I agree - that was essentially my point. Back then there was nothing like this. The internet existed, sort of, and I used it when working on a defense program. But there was no such thing as a web browser. But I digress. Money Magazine was useful for understanding a few basic concepts but their articles then, like now, were superficial with little useful substance. I have not even picked it up in at least 15 years, maybe 20.


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 Post subject: Re: Investing Tips for Beginners
PostPosted: Tue May 28, 2013 4:06 pm 

Joined: Fri Sep 12, 2008 12:29 pm
Posts: 1627
Location: Seattle, WA
I have a subscription to Money that I have repeatedly, reluctantly renewed to keep frequent flier miles from expiring. I only read it for the humorously wrong advice and self-contradiction. Occasionally I rip out a checklist or whatnot that relates to something I've been meaning to do but not gotten around to; but even in those cases, I would run the advice through my own filter.


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 Post subject: Re: Investing Tips for Beginners
PostPosted: Wed May 29, 2013 2:52 am 

Joined: Sat Dec 10, 2011 7:25 am
Posts: 783
1. Southern company is a great stock as is mcdonalds
2. you are entirely to literal...hold it forever means do not trade - but rather invest. Sure if economics change over time get out. it all boils down to invest for the long haul. people need electricity and they love mcie dees and I dont see that changing anytime soon. but glazed donuts - naah!
3. dividends tend always to be positive and they come in quarterly - daily stock girations can make u crazy.

The story of three friends
My neighbor Tom had a successful tree business that pulled in a great deal of money years ago (the business eventually slowed)- His investment advisor put him in a bunch of smith barney specialty funds. I was shocked -loads! No prudent investment model and crappy funds infact they no longer exist. I think they are now legg masion funds... Anyway he was sold and robbed in my opinion. - dont be sold!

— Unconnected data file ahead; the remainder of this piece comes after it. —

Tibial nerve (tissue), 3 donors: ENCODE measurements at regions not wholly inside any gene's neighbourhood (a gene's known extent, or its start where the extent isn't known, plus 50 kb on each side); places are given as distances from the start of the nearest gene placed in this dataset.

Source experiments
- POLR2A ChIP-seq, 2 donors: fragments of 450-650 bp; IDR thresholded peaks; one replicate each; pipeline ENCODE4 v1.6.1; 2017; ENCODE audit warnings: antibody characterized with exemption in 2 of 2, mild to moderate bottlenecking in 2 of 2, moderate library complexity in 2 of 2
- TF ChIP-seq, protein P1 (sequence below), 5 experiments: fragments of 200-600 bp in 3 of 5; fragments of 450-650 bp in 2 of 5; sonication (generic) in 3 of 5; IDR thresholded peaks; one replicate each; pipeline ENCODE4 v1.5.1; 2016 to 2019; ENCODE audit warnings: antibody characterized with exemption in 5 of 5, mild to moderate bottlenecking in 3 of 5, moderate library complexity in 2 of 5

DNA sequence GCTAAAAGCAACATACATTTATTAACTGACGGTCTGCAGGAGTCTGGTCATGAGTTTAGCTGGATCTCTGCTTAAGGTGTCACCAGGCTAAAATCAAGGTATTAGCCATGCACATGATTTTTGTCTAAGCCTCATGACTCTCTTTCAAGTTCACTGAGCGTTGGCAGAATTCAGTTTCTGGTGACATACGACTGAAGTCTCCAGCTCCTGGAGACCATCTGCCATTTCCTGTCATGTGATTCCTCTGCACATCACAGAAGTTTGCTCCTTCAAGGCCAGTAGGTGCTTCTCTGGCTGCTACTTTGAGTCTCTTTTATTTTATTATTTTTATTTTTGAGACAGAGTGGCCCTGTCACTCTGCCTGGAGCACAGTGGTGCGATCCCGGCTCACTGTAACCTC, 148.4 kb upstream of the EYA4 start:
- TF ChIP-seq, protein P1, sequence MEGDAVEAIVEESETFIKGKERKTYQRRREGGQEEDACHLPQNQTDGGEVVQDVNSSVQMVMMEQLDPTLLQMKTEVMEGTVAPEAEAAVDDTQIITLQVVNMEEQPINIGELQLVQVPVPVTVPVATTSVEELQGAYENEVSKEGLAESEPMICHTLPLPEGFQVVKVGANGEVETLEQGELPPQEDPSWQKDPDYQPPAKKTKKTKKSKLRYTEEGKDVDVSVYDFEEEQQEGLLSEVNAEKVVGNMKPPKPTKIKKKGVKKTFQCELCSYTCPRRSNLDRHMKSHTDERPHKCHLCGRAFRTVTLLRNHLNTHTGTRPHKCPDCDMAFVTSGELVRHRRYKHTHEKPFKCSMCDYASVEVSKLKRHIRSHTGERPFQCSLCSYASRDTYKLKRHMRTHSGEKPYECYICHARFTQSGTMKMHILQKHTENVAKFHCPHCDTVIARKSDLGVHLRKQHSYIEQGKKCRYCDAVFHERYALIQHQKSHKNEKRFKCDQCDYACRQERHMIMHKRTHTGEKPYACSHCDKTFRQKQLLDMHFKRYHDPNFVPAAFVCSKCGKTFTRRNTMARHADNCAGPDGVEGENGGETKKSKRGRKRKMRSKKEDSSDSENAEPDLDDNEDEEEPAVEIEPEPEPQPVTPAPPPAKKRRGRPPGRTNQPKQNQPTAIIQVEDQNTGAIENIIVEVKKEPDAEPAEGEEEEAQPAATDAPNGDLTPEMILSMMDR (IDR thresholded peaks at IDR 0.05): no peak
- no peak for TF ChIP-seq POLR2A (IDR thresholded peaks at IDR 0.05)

My soon to be retired coworker Debbie called me during the financial crisis - scared to death about her retirement resources. i assured her it will come back and do not panick. Ride it out you will be fine - she pulled the plug and was crushed. I hung in and did exceptionally well. - Invest for the long haul!

Many years ago another older than me coworker Lucille had invested all her retirement funds in 'cash-equivalent' low risk low yield investments. She wasnt keeping up with inflation. She had a very difficult life - her husband left her for a younger woman..and promptly died..leaving her with 2 kids and no insurance (bad lawyer?). I convinced her to invest her retirement in some growth and income mutual funds and some of the company stock. Years later when she finally retired she told me "Ray if it wasnt for you I wouldn't have anything" (It feels good thinking about it even all these year later) - Equities always outperform fixed income over time!

The reason you read money magazine is about discipline and how other people are getting on with their financial lives and the occasional good idea.

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RayinPenn

“If you tell the truth, you don't have to remember anything.”
― Mark Twain


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 Post subject: Re: Investing Tips for Beginners
PostPosted: Wed May 29, 2013 7:45 am 

Joined: Fri May 04, 2007 8:14 pm
Posts: 1959
RayinPenn wrote:
1. Southern company is a great stock as is mcdonalds

You're ducking my questions. How do you know when a stock is great? How do you know when it stops being great?
RayinPenn wrote: